Pandemic or missile threats from North Korea — that’s what the United States faces. Truth is, getting excited over North Korea test-launching a couple of short-range ballistic missiles is hard when Coronavirus deaths topped 2,000 in the nation recently. Add to that President Donald Trump extending “social distancing” measures through April, complicating daily life for Americans. However, the fact remains that North Korean leader Kim Jong-un, with his missiles and nuclear capability, continues with his bellicose rhetoric, and he’s not going away.
At the beginning of 2020, Kim announced that North Korea “was ending its suspension of nuclear and long-range missile tests.” Consequently, the recent missile tests should come as no surprise. Understanding what motivates North Korea to behave as it does is a challenge. According to 38 North, an analysis group focused exclusively on North Korea, the missiles were most likely KN-25s, which covered a distance of about 150 miles during a military exercise. North Korea designed the missiles for battlefield combat engagement to strike forces in rear-echelon staging areas. The missiles are difficult to locate before launch since they are fired from mobile launchers and are too small to carry a nuclear warhead. Consequently, the warhead is conventional fragmentation.
There are three possible reasons for the resumption of testing. First, the motivation may be just what the North Korean First Vice Foreign Minister Choe Son-hui stated, as reported by the North Korean Central News Agency. North Korea wants to drive the United States back to the negotiating table with “acceptable new proposals.” Read: “new proposals where the United States takes off all the economic sanctions, and North Korea makes minimal efforts to reduce its nuclear and missile development.”
Second, since the missiles were not nuclear style, training and keeping the missile development technicians capable and current is a likely reason for the tests. The eight launches since last July don’t seem like massive investment in training and currency. Still, live firing exercises are expensive, especially for a country so low on the economic totem pole. Nonetheless, training new military personnel and keeping existing forces up to date on military hardware are essential for readiness. Live-fire exercises also create confidence in the dependability of weapon systems, especially when moving from development to operational deployment. This was the case since the North Korean military did launch during a military exercise.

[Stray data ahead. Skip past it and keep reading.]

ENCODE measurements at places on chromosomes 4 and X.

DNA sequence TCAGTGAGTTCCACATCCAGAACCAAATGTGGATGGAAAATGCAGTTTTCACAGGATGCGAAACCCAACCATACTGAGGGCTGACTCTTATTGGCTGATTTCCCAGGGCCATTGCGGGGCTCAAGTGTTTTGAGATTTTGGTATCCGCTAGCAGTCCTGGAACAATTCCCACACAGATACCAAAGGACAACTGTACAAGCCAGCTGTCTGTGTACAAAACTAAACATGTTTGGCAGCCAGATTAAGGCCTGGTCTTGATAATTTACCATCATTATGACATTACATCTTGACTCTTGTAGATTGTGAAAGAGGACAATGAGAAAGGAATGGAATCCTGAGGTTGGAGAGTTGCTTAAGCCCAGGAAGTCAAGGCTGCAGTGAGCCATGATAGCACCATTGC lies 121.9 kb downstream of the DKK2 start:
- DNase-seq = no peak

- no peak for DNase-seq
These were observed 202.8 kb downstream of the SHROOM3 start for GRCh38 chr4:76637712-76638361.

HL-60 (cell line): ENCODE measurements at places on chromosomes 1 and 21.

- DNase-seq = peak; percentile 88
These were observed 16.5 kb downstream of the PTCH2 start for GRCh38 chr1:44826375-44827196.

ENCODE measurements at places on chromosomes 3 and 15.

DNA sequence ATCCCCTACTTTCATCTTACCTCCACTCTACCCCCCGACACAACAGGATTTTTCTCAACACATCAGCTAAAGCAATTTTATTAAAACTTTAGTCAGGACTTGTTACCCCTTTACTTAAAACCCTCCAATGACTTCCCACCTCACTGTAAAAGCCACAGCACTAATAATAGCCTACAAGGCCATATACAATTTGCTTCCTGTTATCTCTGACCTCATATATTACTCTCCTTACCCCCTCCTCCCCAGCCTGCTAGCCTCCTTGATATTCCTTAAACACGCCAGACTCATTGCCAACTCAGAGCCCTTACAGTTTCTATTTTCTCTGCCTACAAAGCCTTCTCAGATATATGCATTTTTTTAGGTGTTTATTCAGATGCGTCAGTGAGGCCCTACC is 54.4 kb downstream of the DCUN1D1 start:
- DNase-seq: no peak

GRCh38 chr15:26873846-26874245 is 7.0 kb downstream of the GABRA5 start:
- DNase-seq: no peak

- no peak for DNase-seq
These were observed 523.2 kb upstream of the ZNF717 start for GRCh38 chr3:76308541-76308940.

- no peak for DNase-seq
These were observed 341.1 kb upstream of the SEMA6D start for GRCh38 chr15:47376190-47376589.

Third, the most cynical reason is that media coverage of the COVID-19 pandemic has pushed Kim and his fist-waving off the front page. The historic meetings with Trump in Singapore, Vietnam, and Panmunjom gave the North Korean president enormous prestige on the geopolitical world stage. It’s possible Kim misses the limelight. Shooting off missiles gets him back in the news cycle. Prestige, training, and negotiations aside, there is nothing to suggest that North Korea will stop or curtail its missile development anytime soon.
Regardless of the reasons for the March missile launches, the threat these portend is real. General John Hyten, vice chairman of the Joint Chiefs of Staff, said at a recent Center for Strategic and International Studies conference that North Korea is building new weapon systems, advancing capabilities as fast as “anybody on the planet with the 115th most powerful economy in the world.” North Korea is motivated and, despite being among the poorest countries, has managed to bring online ballistic missiles that are a threat to the United States.
The question is, while battling the COVID-19 pandemic, is the nation ready for this threat? Hyten believes so. He has “100% confidence” that, though North Korea has made significant progress in missile development, the United States can defend itself. Our defense systems exist for the very purpose of defending against North Korea.
In the end, the COVID-19 crisis will pass, and North Korean saber-rattling again will edge onto the front page above the fold. Yet, while dealing with the growing COVID-19 impact on our communities now, America’s defense capability to deal with the North Korean missile threat is in place and ready.
The views expressed are those of the author and not of any other affiliation.
Read more from Dave Patterson.
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